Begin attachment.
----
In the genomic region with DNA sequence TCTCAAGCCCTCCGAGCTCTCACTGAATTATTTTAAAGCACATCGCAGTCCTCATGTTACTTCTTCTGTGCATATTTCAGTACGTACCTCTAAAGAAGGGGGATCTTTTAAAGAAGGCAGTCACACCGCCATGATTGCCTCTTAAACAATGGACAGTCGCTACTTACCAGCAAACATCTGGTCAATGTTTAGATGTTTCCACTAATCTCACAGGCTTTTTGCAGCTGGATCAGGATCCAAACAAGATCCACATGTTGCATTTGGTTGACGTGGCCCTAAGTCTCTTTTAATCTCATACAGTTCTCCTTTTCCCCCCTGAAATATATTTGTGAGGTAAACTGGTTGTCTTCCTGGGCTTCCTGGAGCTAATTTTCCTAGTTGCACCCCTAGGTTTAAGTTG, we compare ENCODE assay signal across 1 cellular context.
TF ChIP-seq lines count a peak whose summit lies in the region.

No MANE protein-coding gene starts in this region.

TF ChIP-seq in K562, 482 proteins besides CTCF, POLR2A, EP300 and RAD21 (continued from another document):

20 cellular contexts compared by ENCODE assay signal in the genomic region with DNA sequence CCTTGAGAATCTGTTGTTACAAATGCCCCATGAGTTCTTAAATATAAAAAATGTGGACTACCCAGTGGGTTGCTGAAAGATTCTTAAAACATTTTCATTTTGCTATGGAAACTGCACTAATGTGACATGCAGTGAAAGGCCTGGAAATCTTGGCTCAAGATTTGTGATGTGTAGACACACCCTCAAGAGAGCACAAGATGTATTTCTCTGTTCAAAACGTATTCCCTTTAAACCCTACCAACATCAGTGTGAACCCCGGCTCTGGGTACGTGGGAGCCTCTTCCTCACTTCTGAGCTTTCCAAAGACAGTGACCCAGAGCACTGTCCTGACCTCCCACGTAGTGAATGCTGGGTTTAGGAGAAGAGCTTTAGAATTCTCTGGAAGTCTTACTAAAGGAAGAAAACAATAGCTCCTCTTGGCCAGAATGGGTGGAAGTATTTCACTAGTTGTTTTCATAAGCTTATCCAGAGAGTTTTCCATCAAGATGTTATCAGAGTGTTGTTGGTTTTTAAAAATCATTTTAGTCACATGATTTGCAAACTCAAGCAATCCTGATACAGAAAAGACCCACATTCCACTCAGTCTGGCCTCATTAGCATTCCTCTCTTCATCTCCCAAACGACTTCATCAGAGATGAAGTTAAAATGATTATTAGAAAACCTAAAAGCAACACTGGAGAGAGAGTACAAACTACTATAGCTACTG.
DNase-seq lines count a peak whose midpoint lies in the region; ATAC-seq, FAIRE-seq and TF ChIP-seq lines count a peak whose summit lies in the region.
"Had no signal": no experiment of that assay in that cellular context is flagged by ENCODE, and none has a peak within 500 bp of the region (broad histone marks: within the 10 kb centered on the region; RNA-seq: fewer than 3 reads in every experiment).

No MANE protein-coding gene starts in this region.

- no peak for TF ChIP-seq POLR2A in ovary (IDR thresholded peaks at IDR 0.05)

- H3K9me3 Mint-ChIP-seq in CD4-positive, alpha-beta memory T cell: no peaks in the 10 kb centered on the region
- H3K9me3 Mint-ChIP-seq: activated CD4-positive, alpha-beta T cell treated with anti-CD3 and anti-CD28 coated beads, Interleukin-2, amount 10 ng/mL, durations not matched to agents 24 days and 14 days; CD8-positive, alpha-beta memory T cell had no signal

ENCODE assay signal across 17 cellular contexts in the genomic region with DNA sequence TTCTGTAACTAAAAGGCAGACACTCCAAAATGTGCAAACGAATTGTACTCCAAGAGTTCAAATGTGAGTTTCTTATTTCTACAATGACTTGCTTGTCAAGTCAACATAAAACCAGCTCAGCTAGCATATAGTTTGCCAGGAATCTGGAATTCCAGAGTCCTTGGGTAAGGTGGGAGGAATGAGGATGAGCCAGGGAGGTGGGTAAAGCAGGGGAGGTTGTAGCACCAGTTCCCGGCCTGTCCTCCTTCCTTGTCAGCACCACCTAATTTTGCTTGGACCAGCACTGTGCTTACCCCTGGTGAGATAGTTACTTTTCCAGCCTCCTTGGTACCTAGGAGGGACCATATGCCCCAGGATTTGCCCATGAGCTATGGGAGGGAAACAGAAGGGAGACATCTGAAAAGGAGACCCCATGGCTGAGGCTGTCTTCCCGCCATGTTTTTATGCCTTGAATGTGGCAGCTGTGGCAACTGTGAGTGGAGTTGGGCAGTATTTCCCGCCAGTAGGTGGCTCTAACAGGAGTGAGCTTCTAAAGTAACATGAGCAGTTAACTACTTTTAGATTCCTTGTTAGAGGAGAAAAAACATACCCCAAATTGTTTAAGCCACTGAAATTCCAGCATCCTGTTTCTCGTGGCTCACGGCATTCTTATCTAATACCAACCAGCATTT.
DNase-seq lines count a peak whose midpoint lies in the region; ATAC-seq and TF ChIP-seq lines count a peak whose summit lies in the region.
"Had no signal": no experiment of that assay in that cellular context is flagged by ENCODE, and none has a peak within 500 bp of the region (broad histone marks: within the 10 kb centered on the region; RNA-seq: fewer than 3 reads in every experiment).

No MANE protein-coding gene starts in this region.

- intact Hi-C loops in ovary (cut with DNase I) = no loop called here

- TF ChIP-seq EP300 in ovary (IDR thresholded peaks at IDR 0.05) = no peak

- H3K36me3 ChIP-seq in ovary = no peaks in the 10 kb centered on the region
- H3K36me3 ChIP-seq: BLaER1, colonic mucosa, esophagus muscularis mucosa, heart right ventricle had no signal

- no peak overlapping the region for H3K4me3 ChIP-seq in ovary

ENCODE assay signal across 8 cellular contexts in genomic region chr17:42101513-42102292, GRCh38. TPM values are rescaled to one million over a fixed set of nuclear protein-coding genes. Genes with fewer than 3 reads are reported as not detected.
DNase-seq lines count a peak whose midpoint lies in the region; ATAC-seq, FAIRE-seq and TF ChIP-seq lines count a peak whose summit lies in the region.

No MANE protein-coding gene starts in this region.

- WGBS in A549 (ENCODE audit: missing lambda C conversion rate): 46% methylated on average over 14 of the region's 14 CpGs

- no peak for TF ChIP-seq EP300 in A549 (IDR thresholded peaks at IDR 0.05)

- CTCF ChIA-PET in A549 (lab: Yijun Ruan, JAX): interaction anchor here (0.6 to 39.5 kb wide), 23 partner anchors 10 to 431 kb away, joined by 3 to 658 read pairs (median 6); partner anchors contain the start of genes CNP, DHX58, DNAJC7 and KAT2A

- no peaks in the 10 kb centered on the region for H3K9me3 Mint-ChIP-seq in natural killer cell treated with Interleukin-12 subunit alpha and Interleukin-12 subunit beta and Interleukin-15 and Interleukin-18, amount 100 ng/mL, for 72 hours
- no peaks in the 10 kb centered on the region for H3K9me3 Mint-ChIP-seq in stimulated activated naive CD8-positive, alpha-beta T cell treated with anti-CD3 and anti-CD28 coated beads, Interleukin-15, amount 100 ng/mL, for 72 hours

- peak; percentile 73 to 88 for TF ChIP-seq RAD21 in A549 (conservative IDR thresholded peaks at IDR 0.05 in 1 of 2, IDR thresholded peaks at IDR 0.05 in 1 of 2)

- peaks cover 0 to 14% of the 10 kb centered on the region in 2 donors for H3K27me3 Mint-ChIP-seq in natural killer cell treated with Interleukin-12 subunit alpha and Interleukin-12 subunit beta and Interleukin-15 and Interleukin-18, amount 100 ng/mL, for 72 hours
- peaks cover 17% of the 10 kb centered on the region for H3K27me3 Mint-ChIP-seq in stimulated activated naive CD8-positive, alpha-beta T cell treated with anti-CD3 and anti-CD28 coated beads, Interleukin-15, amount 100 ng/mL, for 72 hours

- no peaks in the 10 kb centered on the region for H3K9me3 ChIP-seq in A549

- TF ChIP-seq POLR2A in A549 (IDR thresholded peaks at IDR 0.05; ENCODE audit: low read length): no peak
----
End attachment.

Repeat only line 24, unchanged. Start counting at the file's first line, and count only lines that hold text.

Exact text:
- WGBS in A549 (ENCODE audit: missing lambda C conversion rate): 46% methylated on average over 14 of the region's 14 CpGs